Pages: IX, 304 p. 53 illus., 51 illus. in color. : online resource.
    ISBN: 9783319575537
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  • 4
    ISSN: 1476-4687
    Source: Nature Archives 1869 - 2009
    Topics: Biology , Chemistry and Pharmacology , Medicine , Natural Sciences in General , Physics
    Notes: [Auszug] As internalization of P2AR appears to occur through clathrin-coated pits7, we considered that arrestins might function to target P2AR to clathrin-coated pits. To test this, we examined whether arrestins interact with clathrin, the major structural protein of coated pits. In vitro translated ...
    Type of Medium: Electronic Resource
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  • 5
    ISSN: 1546-170X
    Source: Nature Archives 1869 - 2009
    Topics: Biology , Medicine
    Notes: [Auszug] β-Adrenergic receptor (βAR) stimulation increases cytosolic Ca2+ to physiologically augment cardiac contraction, whereas excessive βAR activation causes adverse cardiac remodeling, including myocardial hypertrophy, dilation and dysfunction, in individuals with myocardial infarction. ...
    Type of Medium: Electronic Resource
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  • 6
    ISSN: 1471-4159
    Source: Blackwell Publishing Journal Backfiles 1879-2005
    Topics: Medicine
    Notes: The binding of arrestin to rhodopsin is initiated by the interaction of arrestin with the phosphorylated rhodopsin C-terminus and/or the cytoplasmic loops, followed by conformational changes that expose an additional high-affinity site on arrestin. Here we use an arrestin mutant (R175E) that binds similarly to phosphorylated and unphosphorylated, wild-type rhodopsin to identify rhodopsin elements other than C-terminus important for arrestin interaction. R175E-arrestin demonstrated greatly reduced binding to unphosphorylated cytoplasmic loop mutants L72A, N73A, P142A and M143A, suggesting that these residues are crucial for high-affinity binding. Interestingly, when these rhodopsin mutants are phosphorylated, R175E-arrestin binding is less severely affected. This effect of phosphorylation on R175E-arrestin binding highlights the co-operative nature of the multi-site interaction between arrestin and the cytoplasmic loops and C-terminus of rhodopsin. However, a combination of any two mutations disrupts the ability of phosphorylation to enhance binding of R175E-arrestin. N73A, P142A and M143A exhibited accelerated rates of dissociation from wild-type arrestin. Using sensitivity to calpain II as an assay, these cytoplasmic loop mutants also demonstrated reduced ability to induce conformational changes in arrestin that correlated with their reduced ability to bind arrestin. These results suggest that arrestin bound to rhodopsin is in a distinct conformation that is co-ordinately regulated by association with the cytoplasmic loops and the C-terminus of rhodopsin.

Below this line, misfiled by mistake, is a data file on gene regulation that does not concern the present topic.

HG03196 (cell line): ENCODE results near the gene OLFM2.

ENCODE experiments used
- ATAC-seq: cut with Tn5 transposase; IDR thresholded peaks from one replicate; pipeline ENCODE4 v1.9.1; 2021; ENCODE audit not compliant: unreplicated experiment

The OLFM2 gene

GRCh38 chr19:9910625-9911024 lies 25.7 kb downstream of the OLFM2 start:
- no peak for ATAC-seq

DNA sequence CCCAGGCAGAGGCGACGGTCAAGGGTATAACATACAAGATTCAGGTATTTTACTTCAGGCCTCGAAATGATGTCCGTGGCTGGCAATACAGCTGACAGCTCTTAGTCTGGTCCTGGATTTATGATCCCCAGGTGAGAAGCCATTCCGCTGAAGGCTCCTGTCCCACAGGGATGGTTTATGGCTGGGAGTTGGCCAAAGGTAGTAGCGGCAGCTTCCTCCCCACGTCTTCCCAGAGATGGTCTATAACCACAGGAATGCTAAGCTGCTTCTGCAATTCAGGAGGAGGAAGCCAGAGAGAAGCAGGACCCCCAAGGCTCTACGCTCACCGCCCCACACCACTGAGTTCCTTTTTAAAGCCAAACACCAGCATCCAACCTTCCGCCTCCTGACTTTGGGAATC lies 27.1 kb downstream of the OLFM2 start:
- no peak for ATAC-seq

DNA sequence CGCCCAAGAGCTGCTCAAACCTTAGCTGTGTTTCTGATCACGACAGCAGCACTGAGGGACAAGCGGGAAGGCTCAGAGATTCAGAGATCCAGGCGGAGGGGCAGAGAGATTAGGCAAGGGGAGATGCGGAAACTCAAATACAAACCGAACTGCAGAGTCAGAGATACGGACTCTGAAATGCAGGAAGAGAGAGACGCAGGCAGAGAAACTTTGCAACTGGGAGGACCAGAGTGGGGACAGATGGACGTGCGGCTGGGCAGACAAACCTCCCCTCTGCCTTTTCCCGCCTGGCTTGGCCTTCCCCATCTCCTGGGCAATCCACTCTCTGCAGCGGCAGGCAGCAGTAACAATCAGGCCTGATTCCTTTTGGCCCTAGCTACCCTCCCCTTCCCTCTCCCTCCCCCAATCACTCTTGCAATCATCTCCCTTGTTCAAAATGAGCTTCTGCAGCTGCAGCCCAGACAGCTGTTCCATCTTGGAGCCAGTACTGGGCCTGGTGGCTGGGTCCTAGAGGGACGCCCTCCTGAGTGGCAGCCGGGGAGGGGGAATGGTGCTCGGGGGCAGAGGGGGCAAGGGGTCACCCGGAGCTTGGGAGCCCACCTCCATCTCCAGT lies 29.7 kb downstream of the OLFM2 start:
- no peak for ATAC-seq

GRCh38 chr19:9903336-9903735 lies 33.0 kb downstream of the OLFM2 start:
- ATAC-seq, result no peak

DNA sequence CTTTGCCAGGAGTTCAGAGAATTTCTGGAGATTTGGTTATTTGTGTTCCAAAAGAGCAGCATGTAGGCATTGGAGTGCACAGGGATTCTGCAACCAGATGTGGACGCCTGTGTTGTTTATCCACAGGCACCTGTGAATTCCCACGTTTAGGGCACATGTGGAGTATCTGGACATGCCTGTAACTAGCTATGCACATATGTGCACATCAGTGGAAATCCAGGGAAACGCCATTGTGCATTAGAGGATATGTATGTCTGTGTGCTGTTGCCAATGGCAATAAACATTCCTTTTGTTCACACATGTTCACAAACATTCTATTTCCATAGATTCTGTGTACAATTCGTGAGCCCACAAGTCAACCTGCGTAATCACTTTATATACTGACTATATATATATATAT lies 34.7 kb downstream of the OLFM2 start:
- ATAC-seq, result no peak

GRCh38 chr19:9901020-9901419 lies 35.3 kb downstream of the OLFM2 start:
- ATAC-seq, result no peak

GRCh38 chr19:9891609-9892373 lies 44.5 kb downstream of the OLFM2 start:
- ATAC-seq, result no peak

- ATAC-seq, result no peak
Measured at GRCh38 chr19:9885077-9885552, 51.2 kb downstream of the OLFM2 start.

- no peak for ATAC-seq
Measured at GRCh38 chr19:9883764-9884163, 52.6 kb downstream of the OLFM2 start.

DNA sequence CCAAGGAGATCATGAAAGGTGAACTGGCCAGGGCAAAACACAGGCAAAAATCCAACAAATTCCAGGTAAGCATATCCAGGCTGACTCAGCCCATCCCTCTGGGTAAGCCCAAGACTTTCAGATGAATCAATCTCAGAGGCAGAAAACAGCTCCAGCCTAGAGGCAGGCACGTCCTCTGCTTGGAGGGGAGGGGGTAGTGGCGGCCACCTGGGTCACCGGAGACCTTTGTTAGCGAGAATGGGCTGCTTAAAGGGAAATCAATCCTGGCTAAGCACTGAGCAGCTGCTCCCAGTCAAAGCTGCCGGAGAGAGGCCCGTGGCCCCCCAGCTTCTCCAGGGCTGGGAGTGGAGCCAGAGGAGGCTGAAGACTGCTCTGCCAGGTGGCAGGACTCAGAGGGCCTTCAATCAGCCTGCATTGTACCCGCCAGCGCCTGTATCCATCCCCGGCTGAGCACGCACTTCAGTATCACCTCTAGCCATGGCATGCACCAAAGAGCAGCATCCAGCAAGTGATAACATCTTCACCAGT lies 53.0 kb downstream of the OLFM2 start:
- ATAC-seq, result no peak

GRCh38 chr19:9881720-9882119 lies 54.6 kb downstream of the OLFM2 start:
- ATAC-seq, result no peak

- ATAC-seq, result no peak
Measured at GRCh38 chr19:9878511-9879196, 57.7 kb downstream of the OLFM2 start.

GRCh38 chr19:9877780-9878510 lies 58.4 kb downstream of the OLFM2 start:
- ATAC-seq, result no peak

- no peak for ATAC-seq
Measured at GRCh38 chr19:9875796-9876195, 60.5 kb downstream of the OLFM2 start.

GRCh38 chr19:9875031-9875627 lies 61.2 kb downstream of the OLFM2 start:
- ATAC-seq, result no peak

Type of Medium: Electronic Resource
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  • 7
    ISSN: 1471-4159
    Source: Blackwell Publishing Journal Backfiles 1879-2005
    Topics: Medicine
    Notes: Arrestins and G protein-coupled receptor kinases (GRKs) are key players in homologous desensitization of G protein-coupled receptors. Two non-visual arrestins, arrestin2 and 3, and five GRKs (GRK2, 3, 4, 5 and 6) are involved in desensitization of many receptors. Here, we demonstrate a steady increase in arrestin2 expression during prenatal development. The density of arrestin2 mRNA is higher in differentiated areas as compared with proliferative zones, whereas arrestin3 mRNA shows the opposite distribution. At embryonic day 14, concentrations of arrestin proteins are similar (32–34 nm). Later in development, arrestin2 expression rises, leading to a fourfold excess of arrestin2 over arrestin3 at birth (48 vs. 11 ng/mg protein or 102 vs. 25 nm). Among GRKs, only GRK5 increased with embryonic age from 124 nm at E14 to 359 nm at birth. Similarly, in vitro differentiation of cultured precursor cells, neurospheres, leads to a significant up-regulation of arrestin2 resulting in 〉 20-fold excess of arrestin2 (160 vs. 7 nm). GRK5 is the only subtype increased with neurosphere differentiation, although the change is only about twofold. The data demonstrate selective increases in the expression of arrestin2 associated with neural development and suggest specific yet unappreciated roles for arrestin2 in neural differentiation.
    Type of Medium: Electronic Resource
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  • 8
    ISSN: 1471-4159
    Source: Blackwell Publishing Journal Backfiles 1879-2005
    Topics: Medicine
    Notes: Dopamine D1 receptor interactions with arrestins have been characterized using heterologously expressed D1 receptor and arrestins. The purpose of this study was to investigate the interaction of the endogenous D1 receptor with endogenous arrestin2 and 3 in neostriatal neurons. Endogenous arrestin2 and 3 in striatal homogenates bound to the C-terminus of the D1 receptor in a glutathione-S-transferase (GST) pulldown assay, with arrestin3 binding more strongly. The D1 C-terminus and, to a lesser extent, the third cytoplasmic loop also bound purified arrestin2 and 3. In neostriatal neurons, 2, 5, and 20 min agonist treatment increased the colocalization of the D1 receptor and arrestin3 immunoreactivity without altering the colocalization of the D1 receptor and arrestin2. Further, agonist treatment for 5 and 20 min caused translocation of arrestin3, but not arrestin2, to the membrane. The binding of arrestin3, but not arrestin2, to the D1 receptor was increased as assessed by coimmunoprecipitation after agonist treatment for 5 and 20 min. Agonist treatment of neurons induced D1 receptor internalization (35–45%) that was maximal within 2–5 min, a time-course similar to that of the increase in colocalization of the D1 receptor with arrestin3. These data indicate that the D1 receptor preferentially interacts with arrestin3 in neostriatal neurons.
    Type of Medium: Electronic Resource